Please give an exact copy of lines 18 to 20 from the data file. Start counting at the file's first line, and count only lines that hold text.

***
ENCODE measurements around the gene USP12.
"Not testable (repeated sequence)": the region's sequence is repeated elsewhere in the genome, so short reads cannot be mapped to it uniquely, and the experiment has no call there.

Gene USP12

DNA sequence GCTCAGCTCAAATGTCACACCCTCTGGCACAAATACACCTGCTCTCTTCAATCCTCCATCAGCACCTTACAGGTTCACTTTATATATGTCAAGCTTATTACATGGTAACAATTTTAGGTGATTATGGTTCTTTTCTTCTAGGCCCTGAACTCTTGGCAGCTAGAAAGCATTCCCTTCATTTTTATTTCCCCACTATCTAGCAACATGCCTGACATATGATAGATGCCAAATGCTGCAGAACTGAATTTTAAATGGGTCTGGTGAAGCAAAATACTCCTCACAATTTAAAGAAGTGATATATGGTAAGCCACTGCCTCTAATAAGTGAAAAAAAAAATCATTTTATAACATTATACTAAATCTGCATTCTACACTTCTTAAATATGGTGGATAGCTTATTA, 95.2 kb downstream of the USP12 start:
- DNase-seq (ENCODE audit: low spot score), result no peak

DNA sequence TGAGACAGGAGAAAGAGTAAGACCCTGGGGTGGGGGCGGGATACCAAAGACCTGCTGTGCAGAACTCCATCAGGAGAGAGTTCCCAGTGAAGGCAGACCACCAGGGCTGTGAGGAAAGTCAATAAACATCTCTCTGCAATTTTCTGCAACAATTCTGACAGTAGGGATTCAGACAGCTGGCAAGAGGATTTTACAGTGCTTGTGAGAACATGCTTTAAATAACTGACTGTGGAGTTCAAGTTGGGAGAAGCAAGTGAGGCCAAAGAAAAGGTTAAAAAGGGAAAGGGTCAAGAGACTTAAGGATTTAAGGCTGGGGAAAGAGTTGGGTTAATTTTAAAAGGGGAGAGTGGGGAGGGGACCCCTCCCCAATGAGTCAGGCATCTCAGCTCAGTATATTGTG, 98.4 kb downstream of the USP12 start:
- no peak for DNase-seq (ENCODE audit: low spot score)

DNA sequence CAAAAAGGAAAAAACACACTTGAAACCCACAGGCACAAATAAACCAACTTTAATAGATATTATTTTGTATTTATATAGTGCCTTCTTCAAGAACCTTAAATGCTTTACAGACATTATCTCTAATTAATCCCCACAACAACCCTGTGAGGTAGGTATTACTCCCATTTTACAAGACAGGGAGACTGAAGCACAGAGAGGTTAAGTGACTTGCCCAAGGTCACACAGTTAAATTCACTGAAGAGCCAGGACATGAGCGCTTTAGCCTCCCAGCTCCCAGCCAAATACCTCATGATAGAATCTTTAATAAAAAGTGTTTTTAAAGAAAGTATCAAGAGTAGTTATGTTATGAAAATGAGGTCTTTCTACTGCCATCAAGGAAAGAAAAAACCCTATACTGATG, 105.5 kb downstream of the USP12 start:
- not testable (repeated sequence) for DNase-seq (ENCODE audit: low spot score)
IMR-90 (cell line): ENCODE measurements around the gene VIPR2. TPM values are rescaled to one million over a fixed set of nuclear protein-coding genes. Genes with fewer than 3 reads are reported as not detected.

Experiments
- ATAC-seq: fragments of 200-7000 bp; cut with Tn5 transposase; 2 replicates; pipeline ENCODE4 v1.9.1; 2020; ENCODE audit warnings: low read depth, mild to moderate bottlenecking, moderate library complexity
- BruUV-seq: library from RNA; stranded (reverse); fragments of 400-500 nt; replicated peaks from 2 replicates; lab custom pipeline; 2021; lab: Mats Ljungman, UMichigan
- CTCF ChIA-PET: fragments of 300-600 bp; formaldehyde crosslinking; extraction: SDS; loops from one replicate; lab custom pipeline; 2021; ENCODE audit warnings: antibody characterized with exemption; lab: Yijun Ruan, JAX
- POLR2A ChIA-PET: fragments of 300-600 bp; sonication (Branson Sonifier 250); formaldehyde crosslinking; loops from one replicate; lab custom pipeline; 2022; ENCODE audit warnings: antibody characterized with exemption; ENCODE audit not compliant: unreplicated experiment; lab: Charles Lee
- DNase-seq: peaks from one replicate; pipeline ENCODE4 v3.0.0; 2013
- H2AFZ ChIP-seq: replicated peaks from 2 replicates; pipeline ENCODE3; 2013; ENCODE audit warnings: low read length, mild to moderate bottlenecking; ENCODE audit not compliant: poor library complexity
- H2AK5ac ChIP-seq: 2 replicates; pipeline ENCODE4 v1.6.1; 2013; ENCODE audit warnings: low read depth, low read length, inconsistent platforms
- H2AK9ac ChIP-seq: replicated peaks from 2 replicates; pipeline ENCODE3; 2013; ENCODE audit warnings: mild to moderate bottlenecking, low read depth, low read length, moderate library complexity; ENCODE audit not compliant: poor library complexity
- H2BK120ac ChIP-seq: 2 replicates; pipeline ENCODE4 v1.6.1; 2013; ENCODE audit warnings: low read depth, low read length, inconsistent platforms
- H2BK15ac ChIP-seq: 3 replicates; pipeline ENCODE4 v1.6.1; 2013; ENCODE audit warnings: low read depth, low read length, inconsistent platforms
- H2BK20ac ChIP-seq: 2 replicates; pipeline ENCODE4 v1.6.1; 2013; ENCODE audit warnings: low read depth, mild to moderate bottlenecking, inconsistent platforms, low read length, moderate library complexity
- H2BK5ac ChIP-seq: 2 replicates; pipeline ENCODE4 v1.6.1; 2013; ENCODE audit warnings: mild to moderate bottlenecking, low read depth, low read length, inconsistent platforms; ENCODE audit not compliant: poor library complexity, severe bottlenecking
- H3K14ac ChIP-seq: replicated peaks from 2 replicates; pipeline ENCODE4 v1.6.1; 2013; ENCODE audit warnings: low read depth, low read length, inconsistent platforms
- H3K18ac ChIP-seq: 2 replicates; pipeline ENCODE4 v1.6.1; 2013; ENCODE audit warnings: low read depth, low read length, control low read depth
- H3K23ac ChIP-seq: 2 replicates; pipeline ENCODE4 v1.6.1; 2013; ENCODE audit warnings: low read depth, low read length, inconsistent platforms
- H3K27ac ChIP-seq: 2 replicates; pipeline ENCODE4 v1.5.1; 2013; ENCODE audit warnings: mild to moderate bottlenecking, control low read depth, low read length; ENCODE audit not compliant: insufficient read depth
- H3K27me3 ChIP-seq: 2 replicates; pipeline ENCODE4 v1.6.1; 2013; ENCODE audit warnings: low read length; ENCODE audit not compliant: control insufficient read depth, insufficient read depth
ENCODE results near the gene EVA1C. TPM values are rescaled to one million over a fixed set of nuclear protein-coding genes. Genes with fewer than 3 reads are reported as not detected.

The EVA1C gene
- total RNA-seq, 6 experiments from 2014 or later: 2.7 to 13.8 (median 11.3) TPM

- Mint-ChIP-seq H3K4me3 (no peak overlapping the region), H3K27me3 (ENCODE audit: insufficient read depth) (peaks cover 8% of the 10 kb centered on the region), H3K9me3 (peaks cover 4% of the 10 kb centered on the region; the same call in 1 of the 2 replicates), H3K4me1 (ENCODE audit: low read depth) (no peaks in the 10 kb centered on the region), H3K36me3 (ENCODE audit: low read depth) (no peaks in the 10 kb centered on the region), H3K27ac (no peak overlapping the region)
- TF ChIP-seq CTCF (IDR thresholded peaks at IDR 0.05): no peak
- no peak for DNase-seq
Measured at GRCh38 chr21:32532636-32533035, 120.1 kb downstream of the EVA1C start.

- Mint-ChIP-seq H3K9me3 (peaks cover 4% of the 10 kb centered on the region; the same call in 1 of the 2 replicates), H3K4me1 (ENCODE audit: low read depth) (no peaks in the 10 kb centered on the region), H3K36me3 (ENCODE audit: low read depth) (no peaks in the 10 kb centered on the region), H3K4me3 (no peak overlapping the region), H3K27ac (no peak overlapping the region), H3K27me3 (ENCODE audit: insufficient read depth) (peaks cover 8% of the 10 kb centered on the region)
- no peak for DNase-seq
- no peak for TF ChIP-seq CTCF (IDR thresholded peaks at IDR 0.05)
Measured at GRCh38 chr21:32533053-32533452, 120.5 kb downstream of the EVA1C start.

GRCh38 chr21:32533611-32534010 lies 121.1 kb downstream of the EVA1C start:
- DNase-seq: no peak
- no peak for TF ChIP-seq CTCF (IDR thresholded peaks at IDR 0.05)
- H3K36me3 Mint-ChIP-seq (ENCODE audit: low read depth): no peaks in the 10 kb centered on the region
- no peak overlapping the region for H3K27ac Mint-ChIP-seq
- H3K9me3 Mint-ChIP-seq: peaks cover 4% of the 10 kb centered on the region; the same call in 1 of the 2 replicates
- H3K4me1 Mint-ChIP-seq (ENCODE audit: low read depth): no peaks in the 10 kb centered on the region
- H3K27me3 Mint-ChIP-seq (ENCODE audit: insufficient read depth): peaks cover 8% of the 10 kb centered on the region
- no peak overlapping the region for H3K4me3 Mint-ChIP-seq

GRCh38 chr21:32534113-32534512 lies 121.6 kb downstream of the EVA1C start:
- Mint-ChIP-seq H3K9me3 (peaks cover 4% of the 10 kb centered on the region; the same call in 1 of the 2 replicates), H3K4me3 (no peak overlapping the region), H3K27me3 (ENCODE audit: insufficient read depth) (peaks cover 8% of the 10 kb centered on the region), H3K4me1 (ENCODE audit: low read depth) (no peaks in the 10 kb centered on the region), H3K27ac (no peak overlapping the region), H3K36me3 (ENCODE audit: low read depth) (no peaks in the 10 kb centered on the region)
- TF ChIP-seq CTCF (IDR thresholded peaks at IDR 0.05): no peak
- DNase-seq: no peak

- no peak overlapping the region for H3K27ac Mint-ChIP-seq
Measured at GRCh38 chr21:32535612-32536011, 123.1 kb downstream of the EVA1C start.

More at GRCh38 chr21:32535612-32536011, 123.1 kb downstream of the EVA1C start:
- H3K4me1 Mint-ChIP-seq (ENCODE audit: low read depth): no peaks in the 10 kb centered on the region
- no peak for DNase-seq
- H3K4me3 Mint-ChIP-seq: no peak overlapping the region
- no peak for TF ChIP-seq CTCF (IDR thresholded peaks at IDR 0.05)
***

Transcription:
- H2AK5ac ChIP-seq: 2 replicates; pipeline ENCODE4 v1.6.1; 2013; ENCODE audit warnings: low read depth, low read length, inconsistent platforms
- H2AK9ac ChIP-seq: replicated peaks from 2 replicates; pipeline ENCODE3; 2013; ENCODE audit warnings: mild to moderate bottlenecking, low read depth, low read length, moderate library complexity; ENCODE audit not compliant: poor library complexity
- H2BK120ac ChIP-seq: 2 replicates; pipeline ENCODE4 v1.6.1; 2013; ENCODE audit warnings: low read depth, low read length, inconsistent platforms